Multimedia Editor | Felipe De La Hoz is a Colombian national studying journalism at the College of Arts and Sciences. Having been born in Colombia and raised in the United States, Mexico and Brazil, Felipe is a trilingual travel aficionado and enjoys working in varied and difficult environments. Apart from his photography, Felipe enjoys investigative reporting and interviews, interviewing the likes of Colombian ex-M-19 guerrilla fighters and controversial politician Jimmy McMillan. He has covered everything from governmental conferences to full-blown riots, as well as portraiture shoots and dining photography. Having worked under Brazilian photojournalists for Reuters and AFP, Felipe hopes to one day work on demanding journalistic projects and contribute to the global news cycle.

Ann Schmidt

News Editor | Ann is a liberal studies sophomore who lived in Florence during her freshman year. She plans on double-majoring in journalism and political science and is always busy. She is constantly making lists and she loves to laugh.


Daniel Yeom

Daniel started at the Features desk of WSN last Spring, writing restaurant reviews whilst indulging on free food and consequently getting fat. Last Fall, he was the dining editor, and he this semester he is senior editor. Daniel is in Gallatin (living the dream) studying Food & Travel Narratives, incorporating aspects of Food Studies, Journalism, and Media, Culture, and Communication. He loves food more than life itself.

Hannah Luu

Deputy Multimedia Editor | Hannah Luu is a ridiculously great Deputy Multimedia Editor. She is a sophomore from Northern California. If you think Northern California means San Francisco you might need to closely examine a map. She is passionate about NPR and being half Asian.

  • How to join:

    The Washington Square News holds open weekly budget meetings at its office located at 838 Broadway every Sunday. All are welcome to attend, no matter your background in journalism, writing, or reporting. Specific times for meetings by desk are listed below. If you wish to talk to an editor before you attend, feel free to check out the Staff page.

    5 P.M. 6 P.M. 6 P.M. 6:30 P.M. 6:30 P.M. 7 P.M.

    Applying for an editor position: Applications for editor positions during the fall or spring semesters are available twice each academic year and can be found here when posted. Applications for the Fall 2012 semester are closed, but check back for Spring 2013. Those who wish to apply are urged to publish pieces in the newspaper and contact current editors for shadowing.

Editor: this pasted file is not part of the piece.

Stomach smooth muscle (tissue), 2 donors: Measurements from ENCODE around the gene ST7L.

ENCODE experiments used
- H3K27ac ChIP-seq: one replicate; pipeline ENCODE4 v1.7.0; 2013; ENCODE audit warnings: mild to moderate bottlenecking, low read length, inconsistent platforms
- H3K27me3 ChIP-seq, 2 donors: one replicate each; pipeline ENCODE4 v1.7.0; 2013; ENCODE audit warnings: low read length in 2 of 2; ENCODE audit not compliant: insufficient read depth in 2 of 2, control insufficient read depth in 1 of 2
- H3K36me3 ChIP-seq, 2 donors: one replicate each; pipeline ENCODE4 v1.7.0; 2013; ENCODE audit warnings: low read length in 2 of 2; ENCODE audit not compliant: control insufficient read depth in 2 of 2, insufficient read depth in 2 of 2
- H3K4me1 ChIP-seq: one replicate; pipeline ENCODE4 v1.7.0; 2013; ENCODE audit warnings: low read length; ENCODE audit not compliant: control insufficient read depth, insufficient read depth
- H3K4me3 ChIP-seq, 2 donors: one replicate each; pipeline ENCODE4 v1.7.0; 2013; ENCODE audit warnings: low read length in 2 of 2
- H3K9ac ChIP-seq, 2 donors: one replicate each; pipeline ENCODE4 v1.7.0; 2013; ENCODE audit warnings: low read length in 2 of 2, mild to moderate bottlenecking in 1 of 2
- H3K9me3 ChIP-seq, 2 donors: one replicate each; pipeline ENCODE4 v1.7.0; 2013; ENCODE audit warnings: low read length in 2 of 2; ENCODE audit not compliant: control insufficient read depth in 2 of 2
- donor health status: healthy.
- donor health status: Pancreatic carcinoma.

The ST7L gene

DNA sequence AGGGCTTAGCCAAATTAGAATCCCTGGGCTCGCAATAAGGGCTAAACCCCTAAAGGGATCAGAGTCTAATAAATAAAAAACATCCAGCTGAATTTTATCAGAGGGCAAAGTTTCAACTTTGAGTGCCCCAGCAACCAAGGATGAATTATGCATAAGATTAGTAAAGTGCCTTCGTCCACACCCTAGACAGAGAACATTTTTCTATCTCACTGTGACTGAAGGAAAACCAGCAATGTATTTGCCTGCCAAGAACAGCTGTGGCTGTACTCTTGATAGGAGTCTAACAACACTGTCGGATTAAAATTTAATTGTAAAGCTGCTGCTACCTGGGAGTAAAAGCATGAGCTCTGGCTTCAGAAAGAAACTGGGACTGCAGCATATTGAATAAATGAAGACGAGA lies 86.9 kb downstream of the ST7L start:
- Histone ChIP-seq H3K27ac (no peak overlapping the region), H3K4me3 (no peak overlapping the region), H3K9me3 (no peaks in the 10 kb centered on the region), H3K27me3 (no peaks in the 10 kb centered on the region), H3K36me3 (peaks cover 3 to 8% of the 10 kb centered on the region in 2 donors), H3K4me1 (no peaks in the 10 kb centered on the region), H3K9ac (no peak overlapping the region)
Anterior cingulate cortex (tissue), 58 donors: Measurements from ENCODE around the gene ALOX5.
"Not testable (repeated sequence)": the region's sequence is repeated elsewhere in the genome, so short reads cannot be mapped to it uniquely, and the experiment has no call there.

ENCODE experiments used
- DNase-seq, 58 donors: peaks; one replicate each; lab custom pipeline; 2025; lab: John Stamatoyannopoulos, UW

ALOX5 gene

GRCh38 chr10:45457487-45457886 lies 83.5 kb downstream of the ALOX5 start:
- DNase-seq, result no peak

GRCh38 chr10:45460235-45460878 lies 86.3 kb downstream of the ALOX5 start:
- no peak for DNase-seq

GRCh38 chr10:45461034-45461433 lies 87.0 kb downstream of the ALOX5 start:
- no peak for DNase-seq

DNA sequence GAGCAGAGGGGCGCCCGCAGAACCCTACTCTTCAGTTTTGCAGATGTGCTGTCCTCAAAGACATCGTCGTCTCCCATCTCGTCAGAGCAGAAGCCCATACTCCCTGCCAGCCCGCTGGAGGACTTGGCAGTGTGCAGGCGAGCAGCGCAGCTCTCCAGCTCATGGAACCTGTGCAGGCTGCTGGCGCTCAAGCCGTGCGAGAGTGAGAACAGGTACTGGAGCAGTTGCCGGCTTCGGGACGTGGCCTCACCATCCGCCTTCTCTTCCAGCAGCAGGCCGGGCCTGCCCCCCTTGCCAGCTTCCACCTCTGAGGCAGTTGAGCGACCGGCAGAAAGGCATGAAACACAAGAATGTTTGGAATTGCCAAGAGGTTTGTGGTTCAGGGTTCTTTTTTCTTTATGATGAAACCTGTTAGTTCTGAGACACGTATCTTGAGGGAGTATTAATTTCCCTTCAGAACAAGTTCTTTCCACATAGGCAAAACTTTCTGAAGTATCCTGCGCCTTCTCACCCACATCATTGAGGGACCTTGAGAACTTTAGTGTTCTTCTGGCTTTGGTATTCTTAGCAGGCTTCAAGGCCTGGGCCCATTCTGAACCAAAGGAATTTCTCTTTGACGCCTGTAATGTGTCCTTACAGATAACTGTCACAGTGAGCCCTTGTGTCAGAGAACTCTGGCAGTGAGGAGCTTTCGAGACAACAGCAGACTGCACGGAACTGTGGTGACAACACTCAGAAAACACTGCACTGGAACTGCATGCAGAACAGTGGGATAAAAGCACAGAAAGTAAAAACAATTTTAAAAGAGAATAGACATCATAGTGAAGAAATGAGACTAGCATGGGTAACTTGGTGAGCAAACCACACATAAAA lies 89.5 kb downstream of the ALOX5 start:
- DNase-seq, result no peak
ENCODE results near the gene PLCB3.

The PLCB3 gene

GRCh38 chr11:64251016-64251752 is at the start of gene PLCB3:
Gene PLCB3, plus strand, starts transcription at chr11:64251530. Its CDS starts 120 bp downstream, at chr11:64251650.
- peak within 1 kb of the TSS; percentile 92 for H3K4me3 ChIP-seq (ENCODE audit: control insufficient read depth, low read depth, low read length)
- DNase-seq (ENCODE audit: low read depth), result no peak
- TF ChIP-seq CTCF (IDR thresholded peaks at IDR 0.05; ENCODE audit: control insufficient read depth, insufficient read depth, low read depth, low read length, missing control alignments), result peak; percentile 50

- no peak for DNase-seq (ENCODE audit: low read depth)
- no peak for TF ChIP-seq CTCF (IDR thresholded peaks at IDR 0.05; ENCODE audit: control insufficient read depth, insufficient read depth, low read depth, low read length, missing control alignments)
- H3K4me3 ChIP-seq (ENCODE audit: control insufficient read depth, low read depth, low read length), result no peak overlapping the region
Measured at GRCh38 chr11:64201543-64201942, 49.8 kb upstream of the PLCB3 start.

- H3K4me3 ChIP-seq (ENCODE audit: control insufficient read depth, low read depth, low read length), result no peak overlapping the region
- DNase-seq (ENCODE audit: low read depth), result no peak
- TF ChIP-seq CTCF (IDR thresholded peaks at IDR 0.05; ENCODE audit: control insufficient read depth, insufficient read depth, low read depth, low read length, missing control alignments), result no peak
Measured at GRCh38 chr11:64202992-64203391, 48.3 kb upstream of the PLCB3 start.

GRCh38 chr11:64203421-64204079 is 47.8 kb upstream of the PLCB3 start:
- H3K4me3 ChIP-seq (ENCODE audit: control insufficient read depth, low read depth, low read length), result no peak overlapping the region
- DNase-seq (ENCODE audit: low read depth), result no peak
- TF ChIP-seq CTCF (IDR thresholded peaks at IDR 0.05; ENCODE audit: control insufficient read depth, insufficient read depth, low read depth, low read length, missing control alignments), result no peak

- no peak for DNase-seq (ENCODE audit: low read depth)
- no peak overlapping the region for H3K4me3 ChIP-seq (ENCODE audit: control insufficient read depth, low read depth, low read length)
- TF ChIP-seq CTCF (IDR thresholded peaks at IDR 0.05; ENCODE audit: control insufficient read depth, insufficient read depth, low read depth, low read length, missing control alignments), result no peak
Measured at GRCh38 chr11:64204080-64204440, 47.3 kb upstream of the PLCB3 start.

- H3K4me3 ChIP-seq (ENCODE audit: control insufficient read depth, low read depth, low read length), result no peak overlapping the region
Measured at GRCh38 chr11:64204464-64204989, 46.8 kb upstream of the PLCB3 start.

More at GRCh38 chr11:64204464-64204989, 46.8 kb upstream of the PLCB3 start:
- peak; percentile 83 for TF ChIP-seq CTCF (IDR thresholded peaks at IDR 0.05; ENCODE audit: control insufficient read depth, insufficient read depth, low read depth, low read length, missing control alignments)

History of the Washington Square News:

    The Washington Square News is the official daily student newspaper of New York University and serves the NYU, Greenwich Village, and East Village communities. Founded as an independent newspaper in 1973, the WSN allows its undergraduate writers and photographers to cover campus and city news and continues to grow its strong body of award-winning journalists and photographers.

  • The WSN has a circulation of about 60,000 and can be found in over a hundred purple bins distributed throughout campus. It is published Monday through Thursday during the fall and spring semesters and online on Friday, with additional special issues published in the summer. The newspaper recently revamped its website during the Fall 2012 semester.

    Like few campus newspapers in the country, the paper is editorially and financially independent from the university and is solely responsible for selling advertisements to fund its production. The WSN, including its senior staff, is run solely by current undergraduate students and the business-division is largely student-operated as well.

    A Board of Directors comprised of alumni, NYU professors and working news media professionals serves as advisors to the paper. Board members have no control in the WSN's editorial policy or newsroom operations. Alumni of the newspaper are established and leading journalists in such news organizations as The New York Times, The Wall Street Journal, NBC news, ABC news, Fox News, and USA Today.